September was once again a month where we saw significant volatility on interest rates, as the higher for longer theme remains very much present. Inflation has been easing, but it remains too high for central banks and macroeconomic data remains resilient. Higher oil prices also contributed to higher interest rates. Spreads on our securities widened slightly during the month.
Valuations and Fundamentals
As stated above, spreads widened slightly in September. Spreads within Additional Tier 1 (AT1) markets are at extremely wide levels relative to other parts of the credit market. This is especially the case versus high yield (HY). Spreads on AT1s are close to 200 basis points (bps) wider than HY. That is despite the fact that most of the issuers we own are investment grade companies and going into a recession these credits should be significantly more resilient as demonstrated in the past. Financials are also benefitting strongly from the higher interest rate environment. Moreover, spreads of subordinated debt of financials remain at very wide levels historically and we believe this creates significant opportunities. As such, despite the current macroeconomic uncertainties, valuations are attractive and have significant room to tighten ie, for the prices of our securities to go up.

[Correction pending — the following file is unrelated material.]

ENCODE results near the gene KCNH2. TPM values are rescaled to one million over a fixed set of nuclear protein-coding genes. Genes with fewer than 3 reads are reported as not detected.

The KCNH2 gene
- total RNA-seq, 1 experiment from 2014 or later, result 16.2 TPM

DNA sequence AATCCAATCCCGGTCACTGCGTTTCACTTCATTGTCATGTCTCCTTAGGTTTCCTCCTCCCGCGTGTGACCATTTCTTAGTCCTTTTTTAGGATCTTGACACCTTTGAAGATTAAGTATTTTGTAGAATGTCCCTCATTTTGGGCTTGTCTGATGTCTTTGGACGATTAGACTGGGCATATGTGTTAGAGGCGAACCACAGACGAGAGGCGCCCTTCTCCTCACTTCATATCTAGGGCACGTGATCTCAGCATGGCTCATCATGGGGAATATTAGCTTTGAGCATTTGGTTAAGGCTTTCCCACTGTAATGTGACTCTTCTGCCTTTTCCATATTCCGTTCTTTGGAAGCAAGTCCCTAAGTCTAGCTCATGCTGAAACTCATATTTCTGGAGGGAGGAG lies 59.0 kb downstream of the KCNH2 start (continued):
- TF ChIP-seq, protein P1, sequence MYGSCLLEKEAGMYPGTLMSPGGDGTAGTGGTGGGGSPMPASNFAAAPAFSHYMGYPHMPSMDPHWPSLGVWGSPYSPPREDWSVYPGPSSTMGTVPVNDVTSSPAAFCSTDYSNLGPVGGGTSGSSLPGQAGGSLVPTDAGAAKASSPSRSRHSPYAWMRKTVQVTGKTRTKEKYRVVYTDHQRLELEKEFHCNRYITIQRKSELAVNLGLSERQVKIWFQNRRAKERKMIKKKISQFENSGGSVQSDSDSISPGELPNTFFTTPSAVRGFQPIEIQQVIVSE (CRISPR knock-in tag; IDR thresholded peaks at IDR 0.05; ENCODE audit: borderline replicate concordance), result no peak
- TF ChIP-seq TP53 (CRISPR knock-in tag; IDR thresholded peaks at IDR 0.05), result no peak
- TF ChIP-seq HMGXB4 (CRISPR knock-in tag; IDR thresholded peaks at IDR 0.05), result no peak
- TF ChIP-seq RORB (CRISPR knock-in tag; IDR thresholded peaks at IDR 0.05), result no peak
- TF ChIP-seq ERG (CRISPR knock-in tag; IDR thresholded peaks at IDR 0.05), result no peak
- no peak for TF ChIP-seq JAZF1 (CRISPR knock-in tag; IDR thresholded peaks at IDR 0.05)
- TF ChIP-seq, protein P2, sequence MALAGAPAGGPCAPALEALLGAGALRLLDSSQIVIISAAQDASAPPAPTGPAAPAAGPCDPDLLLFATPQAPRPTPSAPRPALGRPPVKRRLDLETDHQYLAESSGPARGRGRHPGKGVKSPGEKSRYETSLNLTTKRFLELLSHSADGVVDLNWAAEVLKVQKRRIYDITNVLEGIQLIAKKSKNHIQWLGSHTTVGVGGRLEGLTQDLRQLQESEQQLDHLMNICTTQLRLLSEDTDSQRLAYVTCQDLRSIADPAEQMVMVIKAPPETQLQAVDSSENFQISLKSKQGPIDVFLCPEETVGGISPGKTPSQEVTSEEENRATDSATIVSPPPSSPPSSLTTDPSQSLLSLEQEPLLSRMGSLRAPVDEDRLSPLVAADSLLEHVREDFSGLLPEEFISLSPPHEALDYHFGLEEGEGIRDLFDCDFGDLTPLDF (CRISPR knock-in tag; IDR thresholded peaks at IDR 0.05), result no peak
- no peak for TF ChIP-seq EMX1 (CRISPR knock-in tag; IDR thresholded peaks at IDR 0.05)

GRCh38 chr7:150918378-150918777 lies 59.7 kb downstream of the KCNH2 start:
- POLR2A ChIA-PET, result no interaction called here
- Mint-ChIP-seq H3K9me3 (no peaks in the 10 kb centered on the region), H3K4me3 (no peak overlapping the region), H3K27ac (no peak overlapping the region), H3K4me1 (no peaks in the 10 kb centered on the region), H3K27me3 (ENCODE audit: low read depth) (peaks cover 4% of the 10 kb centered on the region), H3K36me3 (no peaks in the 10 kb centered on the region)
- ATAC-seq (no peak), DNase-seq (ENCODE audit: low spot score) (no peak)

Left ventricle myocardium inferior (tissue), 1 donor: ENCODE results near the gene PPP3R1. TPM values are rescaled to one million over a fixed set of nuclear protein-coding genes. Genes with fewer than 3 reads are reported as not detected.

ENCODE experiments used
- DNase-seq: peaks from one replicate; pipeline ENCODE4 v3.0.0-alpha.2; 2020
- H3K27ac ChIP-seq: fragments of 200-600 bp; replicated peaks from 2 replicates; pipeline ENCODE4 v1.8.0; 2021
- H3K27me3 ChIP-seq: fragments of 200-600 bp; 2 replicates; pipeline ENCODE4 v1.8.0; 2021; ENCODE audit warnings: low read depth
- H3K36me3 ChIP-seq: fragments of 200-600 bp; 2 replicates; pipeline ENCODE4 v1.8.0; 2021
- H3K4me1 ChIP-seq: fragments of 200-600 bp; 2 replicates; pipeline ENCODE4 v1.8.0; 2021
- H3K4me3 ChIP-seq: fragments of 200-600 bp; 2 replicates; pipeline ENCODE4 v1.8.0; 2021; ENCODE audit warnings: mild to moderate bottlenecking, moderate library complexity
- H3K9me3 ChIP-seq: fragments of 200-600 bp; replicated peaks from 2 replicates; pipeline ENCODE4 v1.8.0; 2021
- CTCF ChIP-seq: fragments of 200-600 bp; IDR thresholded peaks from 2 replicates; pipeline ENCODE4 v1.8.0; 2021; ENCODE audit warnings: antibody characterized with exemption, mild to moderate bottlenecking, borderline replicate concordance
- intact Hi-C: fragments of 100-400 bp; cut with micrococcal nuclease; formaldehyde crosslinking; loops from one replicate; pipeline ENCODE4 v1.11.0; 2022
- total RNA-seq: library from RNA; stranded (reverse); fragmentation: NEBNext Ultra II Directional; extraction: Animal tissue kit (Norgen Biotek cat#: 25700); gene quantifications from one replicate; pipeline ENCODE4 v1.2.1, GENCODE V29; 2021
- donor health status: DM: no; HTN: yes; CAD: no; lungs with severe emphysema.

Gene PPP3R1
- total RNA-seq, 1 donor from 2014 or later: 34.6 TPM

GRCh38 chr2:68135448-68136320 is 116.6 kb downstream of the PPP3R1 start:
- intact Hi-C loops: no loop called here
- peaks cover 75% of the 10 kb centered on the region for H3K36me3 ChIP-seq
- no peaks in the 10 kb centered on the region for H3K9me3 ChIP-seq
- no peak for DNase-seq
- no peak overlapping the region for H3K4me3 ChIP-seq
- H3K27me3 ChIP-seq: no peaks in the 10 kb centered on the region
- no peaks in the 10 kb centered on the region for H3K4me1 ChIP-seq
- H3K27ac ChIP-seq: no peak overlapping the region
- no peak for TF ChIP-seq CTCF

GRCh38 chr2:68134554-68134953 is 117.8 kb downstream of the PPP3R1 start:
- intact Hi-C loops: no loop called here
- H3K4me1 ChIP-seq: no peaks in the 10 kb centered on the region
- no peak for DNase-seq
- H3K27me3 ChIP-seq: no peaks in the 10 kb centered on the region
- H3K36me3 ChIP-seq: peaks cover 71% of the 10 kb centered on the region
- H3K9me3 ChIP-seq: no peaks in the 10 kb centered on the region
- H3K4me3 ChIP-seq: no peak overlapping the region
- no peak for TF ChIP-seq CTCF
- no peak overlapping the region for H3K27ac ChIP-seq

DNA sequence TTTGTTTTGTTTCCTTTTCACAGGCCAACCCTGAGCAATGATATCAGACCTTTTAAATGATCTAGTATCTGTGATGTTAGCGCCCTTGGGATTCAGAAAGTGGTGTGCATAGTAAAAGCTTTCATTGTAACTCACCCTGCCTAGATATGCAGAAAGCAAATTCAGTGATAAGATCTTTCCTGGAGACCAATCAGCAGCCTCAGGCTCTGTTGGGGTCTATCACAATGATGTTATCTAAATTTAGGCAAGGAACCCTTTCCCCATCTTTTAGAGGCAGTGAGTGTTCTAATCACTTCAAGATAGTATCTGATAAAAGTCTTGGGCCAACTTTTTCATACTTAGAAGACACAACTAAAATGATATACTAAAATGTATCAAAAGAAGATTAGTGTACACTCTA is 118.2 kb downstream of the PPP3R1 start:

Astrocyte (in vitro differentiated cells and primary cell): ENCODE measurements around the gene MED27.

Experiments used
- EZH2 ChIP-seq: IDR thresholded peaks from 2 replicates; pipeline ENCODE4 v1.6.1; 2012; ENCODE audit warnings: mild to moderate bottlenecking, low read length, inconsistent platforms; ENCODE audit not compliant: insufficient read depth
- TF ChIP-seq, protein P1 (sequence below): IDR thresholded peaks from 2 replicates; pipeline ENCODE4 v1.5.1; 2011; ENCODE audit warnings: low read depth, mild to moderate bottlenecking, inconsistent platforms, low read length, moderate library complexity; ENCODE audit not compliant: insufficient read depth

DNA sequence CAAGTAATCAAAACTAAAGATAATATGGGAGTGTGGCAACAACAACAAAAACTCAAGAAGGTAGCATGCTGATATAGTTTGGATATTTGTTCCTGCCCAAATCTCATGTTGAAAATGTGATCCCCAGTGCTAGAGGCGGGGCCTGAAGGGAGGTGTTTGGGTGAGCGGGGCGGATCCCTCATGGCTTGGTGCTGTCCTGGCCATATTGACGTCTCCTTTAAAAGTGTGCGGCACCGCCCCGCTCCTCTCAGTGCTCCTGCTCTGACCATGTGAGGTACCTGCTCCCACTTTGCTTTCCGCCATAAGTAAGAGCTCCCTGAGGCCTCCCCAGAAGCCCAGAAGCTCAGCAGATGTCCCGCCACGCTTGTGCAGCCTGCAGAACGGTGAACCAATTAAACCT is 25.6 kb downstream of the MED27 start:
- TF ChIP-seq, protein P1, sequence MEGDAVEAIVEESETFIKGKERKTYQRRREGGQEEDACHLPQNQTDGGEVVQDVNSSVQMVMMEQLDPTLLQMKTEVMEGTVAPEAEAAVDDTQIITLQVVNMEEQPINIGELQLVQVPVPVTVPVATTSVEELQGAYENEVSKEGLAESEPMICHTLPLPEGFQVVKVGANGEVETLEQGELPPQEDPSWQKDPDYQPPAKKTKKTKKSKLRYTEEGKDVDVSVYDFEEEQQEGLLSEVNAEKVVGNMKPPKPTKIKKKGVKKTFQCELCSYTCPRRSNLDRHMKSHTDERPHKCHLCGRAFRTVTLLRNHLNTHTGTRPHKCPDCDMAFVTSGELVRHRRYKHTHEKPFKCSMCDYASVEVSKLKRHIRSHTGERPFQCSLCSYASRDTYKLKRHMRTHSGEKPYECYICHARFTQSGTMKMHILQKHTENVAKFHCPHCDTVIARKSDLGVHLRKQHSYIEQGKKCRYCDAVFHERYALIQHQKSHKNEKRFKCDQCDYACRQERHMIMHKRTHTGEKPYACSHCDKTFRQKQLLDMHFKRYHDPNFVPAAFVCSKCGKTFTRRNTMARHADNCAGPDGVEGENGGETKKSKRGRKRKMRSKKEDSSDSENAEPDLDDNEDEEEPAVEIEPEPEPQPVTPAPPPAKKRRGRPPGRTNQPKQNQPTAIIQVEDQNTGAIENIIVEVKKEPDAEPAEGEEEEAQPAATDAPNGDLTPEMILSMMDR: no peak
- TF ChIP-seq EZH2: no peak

The new issue market for AT1s continued reopening and we saw very strong demand for new issues in the last few months. BBVA issued USD 1 billion in September. This was following BNP, Erste Bank, KBC and Intesa in August. We did not participate in all of these new issues, as some of them actually highlighted the extraordinary value on the secondary markets. For instance, in the case of BBVA and Erste Bank, we did not participate in the new issues, as some of their existing bonds were at significantly cheaper levels. This is in part due to the fact that extension (or non-call) risk remains largely overstated; the AT1 market is still pricing more than 65% of the AT1s as if they will not be called, despite the fact that less than 10% of AT1s have historically not been called. Within other parts of the subordinated debt market, such as Restricted Tier 1s (RT1s), corporate hybrids and callable Tier 2s, we also see this extension risk as being largely overstated. During risk-off environments such as in 2022 and currently, callable perpetual bonds tend to reprice to maturity, creating a double-negative effect on prices. However, the reverse is true when markets are stronger, and as such we expect to see further strong recovery. As markets continue normalising, we should continue seeing more recovery while still capturing high income.